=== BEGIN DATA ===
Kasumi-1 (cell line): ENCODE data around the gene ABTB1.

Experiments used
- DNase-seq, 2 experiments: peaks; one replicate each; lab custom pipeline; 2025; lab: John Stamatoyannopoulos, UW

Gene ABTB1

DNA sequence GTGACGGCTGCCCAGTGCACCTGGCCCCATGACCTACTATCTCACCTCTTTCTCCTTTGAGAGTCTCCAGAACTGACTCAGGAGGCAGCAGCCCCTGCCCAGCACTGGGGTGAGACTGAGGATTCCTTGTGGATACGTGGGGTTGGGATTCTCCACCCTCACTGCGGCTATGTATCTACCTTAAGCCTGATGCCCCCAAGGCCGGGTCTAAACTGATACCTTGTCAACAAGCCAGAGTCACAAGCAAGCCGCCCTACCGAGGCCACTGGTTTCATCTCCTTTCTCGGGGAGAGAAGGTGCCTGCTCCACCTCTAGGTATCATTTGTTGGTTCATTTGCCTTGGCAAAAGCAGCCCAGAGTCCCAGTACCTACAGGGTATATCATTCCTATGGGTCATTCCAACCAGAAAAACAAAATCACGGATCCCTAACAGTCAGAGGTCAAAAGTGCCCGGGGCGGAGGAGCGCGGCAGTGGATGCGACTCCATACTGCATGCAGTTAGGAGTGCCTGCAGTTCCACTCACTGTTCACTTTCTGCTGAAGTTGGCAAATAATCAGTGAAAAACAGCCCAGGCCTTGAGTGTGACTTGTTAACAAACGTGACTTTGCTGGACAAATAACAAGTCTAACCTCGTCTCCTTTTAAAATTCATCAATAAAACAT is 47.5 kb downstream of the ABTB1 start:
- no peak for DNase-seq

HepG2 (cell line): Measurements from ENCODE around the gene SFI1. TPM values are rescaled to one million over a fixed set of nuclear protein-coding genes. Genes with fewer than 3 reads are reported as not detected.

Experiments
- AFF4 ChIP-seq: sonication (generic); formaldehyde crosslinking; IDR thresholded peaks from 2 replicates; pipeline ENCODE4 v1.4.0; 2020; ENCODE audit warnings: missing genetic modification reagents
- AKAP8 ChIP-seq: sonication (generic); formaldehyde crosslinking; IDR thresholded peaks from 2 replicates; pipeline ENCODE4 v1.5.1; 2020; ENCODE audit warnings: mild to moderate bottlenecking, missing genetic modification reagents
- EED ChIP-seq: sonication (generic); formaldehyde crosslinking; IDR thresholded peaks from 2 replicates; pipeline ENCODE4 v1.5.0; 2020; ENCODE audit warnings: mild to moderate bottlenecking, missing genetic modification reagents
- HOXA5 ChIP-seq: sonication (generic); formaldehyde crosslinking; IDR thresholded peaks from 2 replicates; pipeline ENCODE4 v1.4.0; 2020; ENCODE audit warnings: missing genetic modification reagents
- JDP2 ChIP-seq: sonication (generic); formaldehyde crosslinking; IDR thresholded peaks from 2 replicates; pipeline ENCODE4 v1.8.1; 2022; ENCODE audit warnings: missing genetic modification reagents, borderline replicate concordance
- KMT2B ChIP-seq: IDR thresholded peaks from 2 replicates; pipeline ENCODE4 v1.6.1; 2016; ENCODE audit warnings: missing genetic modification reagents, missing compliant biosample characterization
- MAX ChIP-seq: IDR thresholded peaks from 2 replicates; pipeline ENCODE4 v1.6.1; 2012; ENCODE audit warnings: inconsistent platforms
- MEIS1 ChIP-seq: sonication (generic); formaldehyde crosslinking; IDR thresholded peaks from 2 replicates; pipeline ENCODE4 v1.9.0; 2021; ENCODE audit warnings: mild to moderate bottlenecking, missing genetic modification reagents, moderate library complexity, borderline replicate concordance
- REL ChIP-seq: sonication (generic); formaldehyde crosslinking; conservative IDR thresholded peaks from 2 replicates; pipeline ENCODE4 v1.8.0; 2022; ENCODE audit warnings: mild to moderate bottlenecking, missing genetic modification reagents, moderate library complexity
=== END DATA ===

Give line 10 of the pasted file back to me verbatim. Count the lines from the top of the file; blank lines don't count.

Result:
- AKAP8 ChIP-seq: sonication (generic); formaldehyde crosslinking; IDR thresholded peaks from 2 replicates; pipeline ENCODE4 v1.5.1; 2020; ENCODE audit warnings: mild to moderate bottlenecking, missing genetic modification reagents